Based on Roma’s dominance in the opening period, there was no surprise that they took the lead. But, once again, we witness a goal created because half space was penetrated efficiently – similar to Walcott and Hazard’s goal this weekend.


The space behind Zapata is the half space Ljajic plays the ball into.

Dodo intercepted Mattia De Sciglio’s pass and surged forward, evading De Jong’s pass before playing the ball out wide to Adem Ljajic. Ljajic drifted centrally and played the ball into half space for Strootman to latch onto.


Strootman attacked the half space to receive the ball and delivered a cross into the six-yard box, and Destro tapped in Roma’s opener.


Roma admirably pressed Milan’s midfield in the first half, which led to their slow start, but as the half wore on, Allegri’s men located an additional route of attack.

One of the issues Roma endured in the first half was protection for Maicon. Occasionally, Bradley would tuck in and prevent Milan from overloading the right flank, but for the most part, Ljajic and Gervinho failed to track back.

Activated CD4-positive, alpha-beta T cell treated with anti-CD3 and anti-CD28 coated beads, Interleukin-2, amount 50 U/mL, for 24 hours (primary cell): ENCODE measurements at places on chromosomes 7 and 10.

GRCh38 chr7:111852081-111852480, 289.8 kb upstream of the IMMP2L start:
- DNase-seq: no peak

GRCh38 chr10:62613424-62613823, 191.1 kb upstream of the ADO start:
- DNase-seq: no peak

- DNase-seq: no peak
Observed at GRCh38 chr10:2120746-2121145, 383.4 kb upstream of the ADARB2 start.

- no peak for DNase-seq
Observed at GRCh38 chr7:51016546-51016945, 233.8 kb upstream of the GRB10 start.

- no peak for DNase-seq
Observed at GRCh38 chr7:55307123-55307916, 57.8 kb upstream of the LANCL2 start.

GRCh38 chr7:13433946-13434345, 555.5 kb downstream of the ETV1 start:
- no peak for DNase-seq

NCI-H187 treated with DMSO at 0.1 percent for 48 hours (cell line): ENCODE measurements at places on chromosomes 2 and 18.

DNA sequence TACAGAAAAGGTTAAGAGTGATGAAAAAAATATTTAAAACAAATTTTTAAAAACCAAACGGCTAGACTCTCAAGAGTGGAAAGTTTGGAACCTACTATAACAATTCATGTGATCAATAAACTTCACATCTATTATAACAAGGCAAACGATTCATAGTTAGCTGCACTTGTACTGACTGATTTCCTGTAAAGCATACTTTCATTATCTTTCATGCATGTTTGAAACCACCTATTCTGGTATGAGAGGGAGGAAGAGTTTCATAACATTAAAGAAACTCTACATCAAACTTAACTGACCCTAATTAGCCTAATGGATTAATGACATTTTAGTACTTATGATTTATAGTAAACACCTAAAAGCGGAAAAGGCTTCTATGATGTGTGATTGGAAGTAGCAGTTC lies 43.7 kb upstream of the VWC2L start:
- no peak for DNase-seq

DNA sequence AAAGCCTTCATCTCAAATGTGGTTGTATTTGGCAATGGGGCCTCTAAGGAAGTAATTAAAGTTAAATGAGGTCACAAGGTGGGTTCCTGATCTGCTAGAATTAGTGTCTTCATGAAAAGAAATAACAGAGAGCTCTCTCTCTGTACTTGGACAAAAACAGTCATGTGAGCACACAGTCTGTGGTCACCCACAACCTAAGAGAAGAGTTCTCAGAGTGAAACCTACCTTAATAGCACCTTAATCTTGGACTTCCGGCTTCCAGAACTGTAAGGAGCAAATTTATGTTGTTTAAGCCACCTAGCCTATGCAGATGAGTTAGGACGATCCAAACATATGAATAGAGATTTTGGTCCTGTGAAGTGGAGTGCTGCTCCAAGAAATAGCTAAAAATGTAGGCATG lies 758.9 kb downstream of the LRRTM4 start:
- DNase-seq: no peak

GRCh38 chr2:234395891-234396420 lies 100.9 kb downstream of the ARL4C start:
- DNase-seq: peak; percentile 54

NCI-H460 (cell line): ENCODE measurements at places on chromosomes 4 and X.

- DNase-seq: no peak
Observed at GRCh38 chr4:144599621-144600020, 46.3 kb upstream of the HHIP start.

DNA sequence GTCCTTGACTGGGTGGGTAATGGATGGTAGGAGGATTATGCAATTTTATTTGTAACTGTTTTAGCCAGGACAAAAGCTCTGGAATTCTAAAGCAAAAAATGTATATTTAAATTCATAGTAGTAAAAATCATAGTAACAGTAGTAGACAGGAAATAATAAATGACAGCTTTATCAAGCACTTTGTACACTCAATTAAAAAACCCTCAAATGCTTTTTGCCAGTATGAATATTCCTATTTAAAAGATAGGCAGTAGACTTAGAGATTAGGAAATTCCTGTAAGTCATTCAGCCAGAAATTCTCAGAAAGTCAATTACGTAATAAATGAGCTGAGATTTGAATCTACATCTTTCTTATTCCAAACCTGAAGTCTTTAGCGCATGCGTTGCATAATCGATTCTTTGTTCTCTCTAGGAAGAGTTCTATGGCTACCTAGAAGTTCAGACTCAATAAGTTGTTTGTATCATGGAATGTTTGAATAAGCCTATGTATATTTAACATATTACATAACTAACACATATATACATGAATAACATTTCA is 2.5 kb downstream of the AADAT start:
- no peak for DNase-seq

Majority of Milan’s attacks in the first half were off swift transitions led by Kaka.


The Brazilian often drifted into key positions to receive the ball, and played quick passes to the left side of the pitch. This was down to Maicon’s narrow positioning, Roma’s lack of numbers at the back, and belief that Emanuelson could get the better of the Brazilian in 1v1 situations.


Emanuelson’s ambitious runs into Roma’s third pegged Maicon back, and his delivery from wide areas were somewhat threatening. Specifically, his ability to drift past Bradley and Maicon, forced Morgan De Sanctis to make a key save, which led to the corner that Roma conceded from.

Emanuelson’s threat down the left was significant in the first half, as majority of Milan’s attacking threat came through him.

Roma break down the left

Garcia’s men started the second half in fine fashion – they enjoyed their best moments in the opening 15 minutes of the half, but were unable to put the match out of reach. The recurring theme in those opening minutes was exploiting the space behind De Sciglio.